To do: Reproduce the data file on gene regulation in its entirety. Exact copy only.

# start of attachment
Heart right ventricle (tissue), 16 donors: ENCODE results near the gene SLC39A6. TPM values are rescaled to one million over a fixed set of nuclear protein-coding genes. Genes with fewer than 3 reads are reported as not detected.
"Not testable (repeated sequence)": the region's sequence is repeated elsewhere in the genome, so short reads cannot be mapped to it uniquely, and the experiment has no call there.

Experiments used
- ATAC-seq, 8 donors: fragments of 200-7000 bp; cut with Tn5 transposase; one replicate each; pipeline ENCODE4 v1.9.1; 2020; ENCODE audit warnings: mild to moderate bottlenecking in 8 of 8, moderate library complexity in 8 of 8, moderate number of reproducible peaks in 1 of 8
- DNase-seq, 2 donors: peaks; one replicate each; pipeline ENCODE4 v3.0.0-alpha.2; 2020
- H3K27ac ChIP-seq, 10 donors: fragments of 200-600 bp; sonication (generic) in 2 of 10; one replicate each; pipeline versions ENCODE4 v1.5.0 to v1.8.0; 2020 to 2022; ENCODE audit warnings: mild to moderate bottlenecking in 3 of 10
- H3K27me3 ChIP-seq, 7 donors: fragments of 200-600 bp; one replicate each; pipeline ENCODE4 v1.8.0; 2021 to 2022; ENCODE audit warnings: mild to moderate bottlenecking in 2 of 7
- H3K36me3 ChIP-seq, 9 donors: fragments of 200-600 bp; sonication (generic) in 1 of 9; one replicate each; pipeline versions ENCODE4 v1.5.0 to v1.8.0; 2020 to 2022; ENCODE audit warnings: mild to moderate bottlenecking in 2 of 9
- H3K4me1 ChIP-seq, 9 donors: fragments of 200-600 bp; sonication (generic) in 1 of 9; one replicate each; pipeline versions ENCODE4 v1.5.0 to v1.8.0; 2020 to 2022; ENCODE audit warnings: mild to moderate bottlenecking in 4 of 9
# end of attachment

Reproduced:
Heart right ventricle (tissue), 16 donors: ENCODE results near the gene SLC39A6. TPM values are rescaled to one million over a fixed set of nuclear protein-coding genes. Genes with fewer than 3 reads are reported as not detected.
"Not testable (repeated sequence)": the region's sequence is repeated elsewhere in the genome, so short reads cannot be mapped to it uniquely, and the experiment has no call there.

Experiments used
- ATAC-seq, 8 donors: fragments of 200-7000 bp; cut with Tn5 transposase; one replicate each; pipeline ENCODE4 v1.9.1; 2020; ENCODE audit warnings: mild to moderate bottlenecking in 8 of 8, moderate library complexity in 8 of 8, moderate number of reproducible peaks in 1 of 8
- DNase-seq, 2 donors: peaks; one replicate each; pipeline ENCODE4 v3.0.0-alpha.2; 2020
- H3K27ac ChIP-seq, 10 donors: fragments of 200-600 bp; sonication (generic) in 2 of 10; one replicate each; pipeline versions ENCODE4 v1.5.0 to v1.8.0; 2020 to 2022; ENCODE audit warnings: mild to moderate bottlenecking in 3 of 10
- H3K27me3 ChIP-seq, 7 donors: fragments of 200-600 bp; one replicate each; pipeline ENCODE4 v1.8.0; 2021 to 2022; ENCODE audit warnings: mild to moderate bottlenecking in 2 of 7
- H3K36me3 ChIP-seq, 9 donors: fragments of 200-600 bp; sonication (generic) in 1 of 9; one replicate each; pipeline versions ENCODE4 v1.5.0 to v1.8.0; 2020 to 2022; ENCODE audit warnings: mild to moderate bottlenecking in 2 of 9
- H3K4me1 ChIP-seq, 9 donors: fragments of 200-600 bp; sonication (generic) in 1 of 9; one replicate each; pipeline versions ENCODE4 v1.5.0 to v1.8.0; 2020 to 2022; ENCODE audit warnings: mild to moderate bottlenecking in 4 of 9